Thrift used to mean necessary scrimping and saving in order to get by. But more recently, with growing prosperity coupled with a heightened sense of global social and environmental fragility, the meaning of thrift has shifted in advanced economies connecting with various practices geared towards reconfigured modes of consumption and lifestyles - ethical, conscientious or collaborative. Many scholars and commentators have noted this shift and at least as many explanations have been proposed. This provides us with an opportunity to develop a more general theory of thrift by proposing that all thrift behaviours and practices can be understood over three basic dimensions that we identify as: (1) 'causes of thrift'; (2) 'meaning of thrift'; and (3) 'thrift capital/capabilities'. We show how existing but disparate definitions and empirical studies of thrift can be organized with respect to this framework and how this enables us to elucidate the nature of the shift that is currently occurring.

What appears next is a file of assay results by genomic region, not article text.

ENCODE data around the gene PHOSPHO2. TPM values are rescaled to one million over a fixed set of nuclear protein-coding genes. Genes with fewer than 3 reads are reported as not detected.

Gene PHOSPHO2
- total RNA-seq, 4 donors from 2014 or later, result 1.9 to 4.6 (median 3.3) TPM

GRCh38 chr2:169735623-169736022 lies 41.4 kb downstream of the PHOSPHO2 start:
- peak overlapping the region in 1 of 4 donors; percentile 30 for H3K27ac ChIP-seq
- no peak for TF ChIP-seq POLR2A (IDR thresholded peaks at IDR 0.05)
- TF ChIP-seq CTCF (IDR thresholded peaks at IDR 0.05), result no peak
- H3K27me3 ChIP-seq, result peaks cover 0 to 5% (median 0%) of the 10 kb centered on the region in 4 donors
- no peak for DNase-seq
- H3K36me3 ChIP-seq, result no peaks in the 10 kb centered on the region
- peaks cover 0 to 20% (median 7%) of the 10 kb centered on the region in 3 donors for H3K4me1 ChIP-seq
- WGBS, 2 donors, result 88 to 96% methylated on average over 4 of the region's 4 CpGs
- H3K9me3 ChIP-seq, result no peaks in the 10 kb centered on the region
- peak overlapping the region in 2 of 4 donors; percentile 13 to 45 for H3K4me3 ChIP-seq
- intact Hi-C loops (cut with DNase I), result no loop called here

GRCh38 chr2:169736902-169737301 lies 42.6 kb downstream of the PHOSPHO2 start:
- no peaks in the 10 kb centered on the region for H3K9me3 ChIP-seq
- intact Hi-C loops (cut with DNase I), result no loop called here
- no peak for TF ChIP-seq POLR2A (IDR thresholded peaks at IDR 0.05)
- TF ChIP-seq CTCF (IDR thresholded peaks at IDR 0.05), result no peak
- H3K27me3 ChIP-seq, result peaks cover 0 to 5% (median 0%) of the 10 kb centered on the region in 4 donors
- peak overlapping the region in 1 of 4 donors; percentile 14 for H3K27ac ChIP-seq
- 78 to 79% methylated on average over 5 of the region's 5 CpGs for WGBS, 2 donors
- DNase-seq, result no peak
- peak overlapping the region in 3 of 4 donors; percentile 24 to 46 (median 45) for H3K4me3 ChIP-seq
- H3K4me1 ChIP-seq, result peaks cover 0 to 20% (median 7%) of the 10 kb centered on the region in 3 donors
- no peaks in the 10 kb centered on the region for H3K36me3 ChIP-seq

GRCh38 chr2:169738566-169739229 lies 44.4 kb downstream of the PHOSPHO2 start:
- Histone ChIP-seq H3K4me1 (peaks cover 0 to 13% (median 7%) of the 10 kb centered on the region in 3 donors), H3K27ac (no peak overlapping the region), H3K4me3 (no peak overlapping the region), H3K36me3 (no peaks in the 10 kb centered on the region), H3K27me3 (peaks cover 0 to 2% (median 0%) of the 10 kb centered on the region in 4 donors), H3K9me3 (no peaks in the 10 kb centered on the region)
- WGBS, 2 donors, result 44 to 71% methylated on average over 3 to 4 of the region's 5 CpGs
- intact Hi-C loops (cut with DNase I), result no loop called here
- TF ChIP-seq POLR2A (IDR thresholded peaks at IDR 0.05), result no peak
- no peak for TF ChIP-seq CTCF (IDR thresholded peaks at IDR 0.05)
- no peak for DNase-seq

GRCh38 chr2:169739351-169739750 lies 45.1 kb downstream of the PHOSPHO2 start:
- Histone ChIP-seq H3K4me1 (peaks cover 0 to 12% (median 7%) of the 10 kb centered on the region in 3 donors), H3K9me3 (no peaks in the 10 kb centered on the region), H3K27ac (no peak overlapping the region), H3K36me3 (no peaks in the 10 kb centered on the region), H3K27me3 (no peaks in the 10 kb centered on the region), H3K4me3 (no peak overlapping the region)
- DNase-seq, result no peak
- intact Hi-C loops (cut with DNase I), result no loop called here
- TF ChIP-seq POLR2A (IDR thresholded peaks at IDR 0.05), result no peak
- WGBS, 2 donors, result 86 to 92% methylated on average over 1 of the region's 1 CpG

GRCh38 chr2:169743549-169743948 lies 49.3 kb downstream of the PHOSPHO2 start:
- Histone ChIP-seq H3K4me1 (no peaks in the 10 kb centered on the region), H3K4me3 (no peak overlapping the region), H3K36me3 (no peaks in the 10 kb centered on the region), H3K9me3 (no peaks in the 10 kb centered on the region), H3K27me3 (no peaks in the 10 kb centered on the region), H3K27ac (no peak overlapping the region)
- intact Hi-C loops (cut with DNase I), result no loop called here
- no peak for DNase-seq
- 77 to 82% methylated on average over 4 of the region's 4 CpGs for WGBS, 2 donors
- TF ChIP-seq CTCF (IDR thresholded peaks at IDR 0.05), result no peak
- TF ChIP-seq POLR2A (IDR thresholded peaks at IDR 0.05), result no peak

- everyday practices
- general theory